Curing salt, as the term itself implies, is a particular kind of salt used specifically for curing meat. While some people may use regular table salt, curing salt is designed specifically for this process, and it is a much more effective option.
In case you’re new to the curing process, or you’re looking for more information, you may wonder if curing salt has any adequate replacements. The answer is yes, and we’ve gathered the best options into a detailed guide.
Keep on reading to learn more about curing salt, its types and uses, as well as the best curing salt substitute!
The best substitutes for curing salt
Table of Contents
The main role of curing salt is to cure and preserve food, which is also the main difference between curing salt and table salt we use in our everyday cooking.
While regular, table salt is almost 100% sodium chloride, in curing salt you usually get a mix of sodium chloride (table salt) and sodium nitrite. In most curing salt, you’ll find the ratio of 94% table salt and 6% sodium nitrite.
There are different types of curing salt on the market, but perhaps the most common one is pink curing salt which contains a characteristic red dye that gives it that pinkish hue. The main purpose of this coloring is to make it easier to distinguish between curing and table salt.
The main purpose of curing salt is to preserve the quality of the meat and also to prevent any spoilage that may occur due to exposure to fungus or bacteria. Curing salt is mostly used in sausages, as well as when curing pastrami, bacon, ham, and corned beef.
Curing salt is also known under different names such as pink salt, InstaCure, and Prague powder. However, it is important to distinguish between pink curing salt and pink Himalayan salt, as the latter does not have the curing properties we’ve mentioned.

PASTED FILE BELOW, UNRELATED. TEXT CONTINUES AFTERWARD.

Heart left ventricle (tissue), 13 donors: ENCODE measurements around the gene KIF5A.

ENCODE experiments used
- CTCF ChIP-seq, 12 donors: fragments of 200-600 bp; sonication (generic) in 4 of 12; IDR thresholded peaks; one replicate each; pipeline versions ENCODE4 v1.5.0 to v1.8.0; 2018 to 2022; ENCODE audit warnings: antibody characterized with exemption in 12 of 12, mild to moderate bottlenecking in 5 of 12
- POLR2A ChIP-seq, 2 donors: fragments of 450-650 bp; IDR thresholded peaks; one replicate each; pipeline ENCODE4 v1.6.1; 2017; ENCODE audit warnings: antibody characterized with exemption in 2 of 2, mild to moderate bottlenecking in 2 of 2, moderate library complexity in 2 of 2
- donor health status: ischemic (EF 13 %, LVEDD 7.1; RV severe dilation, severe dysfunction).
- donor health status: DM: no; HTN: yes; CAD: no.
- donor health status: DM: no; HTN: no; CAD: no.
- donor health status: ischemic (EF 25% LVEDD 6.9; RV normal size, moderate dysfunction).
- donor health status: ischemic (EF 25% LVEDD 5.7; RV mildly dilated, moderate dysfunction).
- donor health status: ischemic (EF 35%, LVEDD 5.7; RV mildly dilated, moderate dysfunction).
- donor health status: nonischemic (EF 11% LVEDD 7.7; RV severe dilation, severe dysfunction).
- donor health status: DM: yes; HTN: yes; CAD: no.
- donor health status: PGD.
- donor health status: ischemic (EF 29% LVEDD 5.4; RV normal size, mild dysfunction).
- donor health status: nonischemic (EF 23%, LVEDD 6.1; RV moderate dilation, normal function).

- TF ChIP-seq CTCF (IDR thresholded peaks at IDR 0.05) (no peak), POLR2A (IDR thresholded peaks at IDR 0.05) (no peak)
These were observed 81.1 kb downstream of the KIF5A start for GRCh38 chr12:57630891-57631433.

Another important piece of information regarding pink curing salt is that it is not safe for consumption in its raw form. The sole purpose of this salt is meat curing, and the toxins vanish during the curing process, so it cannot be used in place of table salt.
The nitrite in the curing salt, which preserves the meat, is converted into nitric oxide in the curing process, which is 100% safe for human consumption. Therefore, there’s no risk of any side effects when using this kind of salt in meat curing.
Curing salt is usually classified into two main types: cure No. 1 and cure No. 2. For all curing methods that require cooking, canning, smoking, or brining, you’re going to use cure No.1. This entails pates, corned beef, fish, bacon, ham, and similar products.
Cure No. 2, on the other hand, is the curing salt you’ll choose for dry-cured meat products, including dry sausages, hard salami, pepperoni, prosciutti ham, and basically any product that requires no cooking as a part of the curing process.
Without further ado, let’s jump right into the best pink curing salt alternatives!